June 20, 2008


Shifting sands tell the tale of the Chinese west (Howard W. French, June 12, 2008, The International Herald Tribune)

There has never been a marker on the ground in this area, and had there been, it would have been long ago removed, but through much of its long history, the country we know today as China has largely petered out somewhere in the vicinity of this Silk Road outpost.

A visitor today can imagine that spot as towering dunes with their shifting sands that sit at the edge of this sleepy town. You could just as easily place it somewhere in the forbidding badlands that lie within a few hours’ drive from here.

I visited them recently to get a taste of the history in this desolate corner of the country, wandering into gigantic sandstone formations cut and shaped over the ages by the wind into a sight as breathtaking as the Grand Canyon.

Intrigued by the travel stories of the exiled Chinese author, Ma Jian, along the way, I had my driver wander off the simple, two-lane road that winds through the region in search of western end of the Great Wall. Throughout the morning, my mind had raced with images of what I might find. I had imagined myself climbing atop the structure, as every visitor who travels to the wall near Beijing surely does.

When I mentioned this to my driver, he shot me a look that suggested I was crazy. He was having trouble enough finding this section of the Great Wall, which was built during the Han Dynasty two millennia ago. There would be no climbing, he informed me. What remains of the wall is scarcely high enough, and rather brittle.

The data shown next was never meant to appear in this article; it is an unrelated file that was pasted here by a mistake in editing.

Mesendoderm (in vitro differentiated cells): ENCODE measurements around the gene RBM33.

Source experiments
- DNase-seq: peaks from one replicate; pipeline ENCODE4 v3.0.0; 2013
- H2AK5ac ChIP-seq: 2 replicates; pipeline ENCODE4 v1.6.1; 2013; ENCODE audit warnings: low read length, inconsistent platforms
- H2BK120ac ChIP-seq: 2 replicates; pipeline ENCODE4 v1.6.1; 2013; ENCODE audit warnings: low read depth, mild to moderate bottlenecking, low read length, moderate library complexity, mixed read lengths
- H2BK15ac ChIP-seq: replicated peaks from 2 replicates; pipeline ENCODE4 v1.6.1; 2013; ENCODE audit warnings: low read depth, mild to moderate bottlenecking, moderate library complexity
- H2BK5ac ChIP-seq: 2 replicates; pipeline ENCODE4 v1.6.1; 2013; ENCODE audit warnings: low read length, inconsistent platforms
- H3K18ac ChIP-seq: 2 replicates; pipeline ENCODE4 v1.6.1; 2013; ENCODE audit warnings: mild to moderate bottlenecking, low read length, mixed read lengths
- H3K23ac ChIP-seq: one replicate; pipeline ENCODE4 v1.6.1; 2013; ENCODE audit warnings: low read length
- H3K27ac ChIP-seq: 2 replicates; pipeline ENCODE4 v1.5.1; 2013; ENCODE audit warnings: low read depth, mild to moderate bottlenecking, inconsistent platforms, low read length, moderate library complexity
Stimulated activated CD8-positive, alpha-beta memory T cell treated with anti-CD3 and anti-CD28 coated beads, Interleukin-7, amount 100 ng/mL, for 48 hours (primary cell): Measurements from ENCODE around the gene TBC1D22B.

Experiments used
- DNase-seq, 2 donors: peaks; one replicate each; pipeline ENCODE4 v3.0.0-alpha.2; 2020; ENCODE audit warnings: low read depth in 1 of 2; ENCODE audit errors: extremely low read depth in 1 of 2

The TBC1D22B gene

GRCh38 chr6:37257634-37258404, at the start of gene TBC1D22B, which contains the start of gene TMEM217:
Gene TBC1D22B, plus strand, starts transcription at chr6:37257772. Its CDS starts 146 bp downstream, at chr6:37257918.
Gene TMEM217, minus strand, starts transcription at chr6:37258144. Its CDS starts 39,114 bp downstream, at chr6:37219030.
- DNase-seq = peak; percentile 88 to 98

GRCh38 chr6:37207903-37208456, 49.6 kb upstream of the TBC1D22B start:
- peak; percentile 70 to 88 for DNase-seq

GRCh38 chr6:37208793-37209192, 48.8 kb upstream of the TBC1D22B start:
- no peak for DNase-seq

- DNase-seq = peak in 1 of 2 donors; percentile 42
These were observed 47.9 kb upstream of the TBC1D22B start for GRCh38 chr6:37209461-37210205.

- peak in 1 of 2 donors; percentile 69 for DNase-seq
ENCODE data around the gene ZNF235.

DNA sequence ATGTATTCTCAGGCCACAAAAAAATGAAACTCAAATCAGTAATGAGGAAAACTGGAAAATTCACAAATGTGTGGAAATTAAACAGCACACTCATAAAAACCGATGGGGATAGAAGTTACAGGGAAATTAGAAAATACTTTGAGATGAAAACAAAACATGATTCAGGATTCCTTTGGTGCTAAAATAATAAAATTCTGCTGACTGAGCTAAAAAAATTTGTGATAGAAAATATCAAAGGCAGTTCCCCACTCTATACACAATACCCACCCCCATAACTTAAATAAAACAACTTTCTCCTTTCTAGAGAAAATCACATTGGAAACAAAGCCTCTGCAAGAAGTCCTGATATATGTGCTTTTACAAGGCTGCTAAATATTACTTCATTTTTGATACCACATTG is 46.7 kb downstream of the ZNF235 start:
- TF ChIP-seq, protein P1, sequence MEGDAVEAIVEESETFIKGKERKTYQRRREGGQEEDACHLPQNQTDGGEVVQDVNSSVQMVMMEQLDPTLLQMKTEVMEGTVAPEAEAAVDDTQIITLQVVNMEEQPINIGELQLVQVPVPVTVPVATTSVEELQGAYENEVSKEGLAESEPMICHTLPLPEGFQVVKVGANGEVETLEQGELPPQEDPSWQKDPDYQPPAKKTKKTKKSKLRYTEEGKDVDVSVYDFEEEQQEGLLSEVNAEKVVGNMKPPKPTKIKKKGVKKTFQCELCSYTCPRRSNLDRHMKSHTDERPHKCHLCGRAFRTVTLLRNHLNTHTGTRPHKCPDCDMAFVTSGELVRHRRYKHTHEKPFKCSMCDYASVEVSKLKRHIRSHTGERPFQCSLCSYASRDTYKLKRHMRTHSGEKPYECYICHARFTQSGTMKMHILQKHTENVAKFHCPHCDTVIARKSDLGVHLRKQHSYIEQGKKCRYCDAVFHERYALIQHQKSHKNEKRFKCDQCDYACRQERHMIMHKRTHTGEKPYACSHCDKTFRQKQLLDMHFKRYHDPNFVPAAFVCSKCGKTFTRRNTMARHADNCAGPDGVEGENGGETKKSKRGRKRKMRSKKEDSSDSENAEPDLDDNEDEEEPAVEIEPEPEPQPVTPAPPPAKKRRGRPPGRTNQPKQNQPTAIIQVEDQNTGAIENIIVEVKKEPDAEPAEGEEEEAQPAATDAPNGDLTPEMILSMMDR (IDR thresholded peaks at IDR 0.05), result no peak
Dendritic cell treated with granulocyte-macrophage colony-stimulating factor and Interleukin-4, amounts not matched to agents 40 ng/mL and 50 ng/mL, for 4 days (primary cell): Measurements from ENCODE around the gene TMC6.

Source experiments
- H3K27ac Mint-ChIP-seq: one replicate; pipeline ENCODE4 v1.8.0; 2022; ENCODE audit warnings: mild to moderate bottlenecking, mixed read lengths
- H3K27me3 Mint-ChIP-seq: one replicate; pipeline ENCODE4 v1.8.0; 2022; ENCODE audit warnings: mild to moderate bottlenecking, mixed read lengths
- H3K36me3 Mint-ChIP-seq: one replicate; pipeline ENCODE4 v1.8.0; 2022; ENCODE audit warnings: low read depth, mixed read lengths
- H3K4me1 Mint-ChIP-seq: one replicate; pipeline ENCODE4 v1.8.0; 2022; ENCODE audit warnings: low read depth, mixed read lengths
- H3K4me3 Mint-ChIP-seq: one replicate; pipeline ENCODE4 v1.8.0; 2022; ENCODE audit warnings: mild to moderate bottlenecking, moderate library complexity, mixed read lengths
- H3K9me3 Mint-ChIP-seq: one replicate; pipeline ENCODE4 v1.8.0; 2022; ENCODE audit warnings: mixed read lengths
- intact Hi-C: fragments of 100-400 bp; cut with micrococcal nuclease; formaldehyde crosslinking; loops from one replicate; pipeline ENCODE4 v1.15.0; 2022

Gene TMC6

When we finally caught sight of it, I was chastened but not disappointed. The voyage had been all about understanding China’s definition of itself over time, and its relationship with the “other.”

Quite rightfully, the recent earthquake in Sichuan Province has captivated the world’s attention and drawn unprecedented sympathy and support for China from countries all over the world. From the perspective of Beijing, it has also conveniently pushed out news from beyond the Great Wall of unrest that had roiled Tibet and Xinjiang - provinces that are known as “autonomous regions,” in an administrative fiction that Orwell would have appreciated.

Xinjiang alone comprises one-sixth of the land of the People’s Republic of China, and Tibet, such as it is defined today, is only marginally smaller. At various times in its history, including recently, Tibet has been much larger, comprising parts of several other provinces.

On the surface, Tibetans and the indigenous Uighur population of Xinjiang would seem to have little in common. The Tibetans are Buddhist and the Uighurs are largely Muslim. But they are united in their sense of oppression, as native people of distinctive cultural spheres with a history of autonomy and even independence, all of which has been recently snuffed out by China.

I was hoping he'd head to Karakorum
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Posted by Orrin Judd at June 20, 2008 6:28 AM
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